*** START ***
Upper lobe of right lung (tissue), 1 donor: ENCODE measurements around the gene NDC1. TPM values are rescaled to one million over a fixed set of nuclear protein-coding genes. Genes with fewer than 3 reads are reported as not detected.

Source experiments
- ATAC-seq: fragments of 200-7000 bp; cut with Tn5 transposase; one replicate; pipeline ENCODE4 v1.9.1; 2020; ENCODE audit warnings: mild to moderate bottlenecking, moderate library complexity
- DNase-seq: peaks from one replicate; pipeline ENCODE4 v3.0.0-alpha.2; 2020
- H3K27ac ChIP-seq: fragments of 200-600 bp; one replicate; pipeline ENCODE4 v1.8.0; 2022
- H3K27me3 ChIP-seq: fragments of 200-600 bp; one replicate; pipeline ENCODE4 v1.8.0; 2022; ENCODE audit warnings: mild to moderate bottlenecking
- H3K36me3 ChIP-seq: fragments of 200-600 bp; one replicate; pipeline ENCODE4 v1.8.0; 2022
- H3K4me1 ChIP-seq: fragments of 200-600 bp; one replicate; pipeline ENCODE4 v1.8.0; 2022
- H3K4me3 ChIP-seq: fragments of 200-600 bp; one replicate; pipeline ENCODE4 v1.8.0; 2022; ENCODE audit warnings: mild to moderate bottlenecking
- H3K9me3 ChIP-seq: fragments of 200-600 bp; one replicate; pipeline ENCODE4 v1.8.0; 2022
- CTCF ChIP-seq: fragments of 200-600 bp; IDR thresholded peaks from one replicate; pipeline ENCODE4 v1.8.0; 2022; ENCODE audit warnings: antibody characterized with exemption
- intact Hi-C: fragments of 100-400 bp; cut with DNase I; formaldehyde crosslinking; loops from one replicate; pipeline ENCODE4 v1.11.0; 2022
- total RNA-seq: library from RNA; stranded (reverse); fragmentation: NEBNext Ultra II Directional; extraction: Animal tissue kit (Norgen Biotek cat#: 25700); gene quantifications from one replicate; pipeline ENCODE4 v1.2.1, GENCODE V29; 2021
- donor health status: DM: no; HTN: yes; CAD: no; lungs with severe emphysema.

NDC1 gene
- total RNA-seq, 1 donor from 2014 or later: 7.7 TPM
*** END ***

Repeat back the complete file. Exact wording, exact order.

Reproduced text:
Upper lobe of right lung (tissue), 1 donor: ENCODE measurements around the gene NDC1. TPM values are rescaled to one million over a fixed set of nuclear protein-coding genes. Genes with fewer than 3 reads are reported as not detected.

Source experiments
- ATAC-seq: fragments of 200-7000 bp; cut with Tn5 transposase; one replicate; pipeline ENCODE4 v1.9.1; 2020; ENCODE audit warnings: mild to moderate bottlenecking, moderate library complexity
- DNase-seq: peaks from one replicate; pipeline ENCODE4 v3.0.0-alpha.2; 2020
- H3K27ac ChIP-seq: fragments of 200-600 bp; one replicate; pipeline ENCODE4 v1.8.0; 2022
- H3K27me3 ChIP-seq: fragments of 200-600 bp; one replicate; pipeline ENCODE4 v1.8.0; 2022; ENCODE audit warnings: mild to moderate bottlenecking
- H3K36me3 ChIP-seq: fragments of 200-600 bp; one replicate; pipeline ENCODE4 v1.8.0; 2022
- H3K4me1 ChIP-seq: fragments of 200-600 bp; one replicate; pipeline ENCODE4 v1.8.0; 2022
- H3K4me3 ChIP-seq: fragments of 200-600 bp; one replicate; pipeline ENCODE4 v1.8.0; 2022; ENCODE audit warnings: mild to moderate bottlenecking
- H3K9me3 ChIP-seq: fragments of 200-600 bp; one replicate; pipeline ENCODE4 v1.8.0; 2022
- CTCF ChIP-seq: fragments of 200-600 bp; IDR thresholded peaks from one replicate; pipeline ENCODE4 v1.8.0; 2022; ENCODE audit warnings: antibody characterized with exemption
- intact Hi-C: fragments of 100-400 bp; cut with DNase I; formaldehyde crosslinking; loops from one replicate; pipeline ENCODE4 v1.11.0; 2022
- total RNA-seq: library from RNA; stranded (reverse); fragmentation: NEBNext Ultra II Directional; extraction: Animal tissue kit (Norgen Biotek cat#: 25700); gene quantifications from one replicate; pipeline ENCODE4 v1.2.1, GENCODE V29; 2021
- donor health status: DM: no; HTN: yes; CAD: no; lungs with severe emphysema.

NDC1 gene
- total RNA-seq, 1 donor from 2014 or later: 7.7 TPM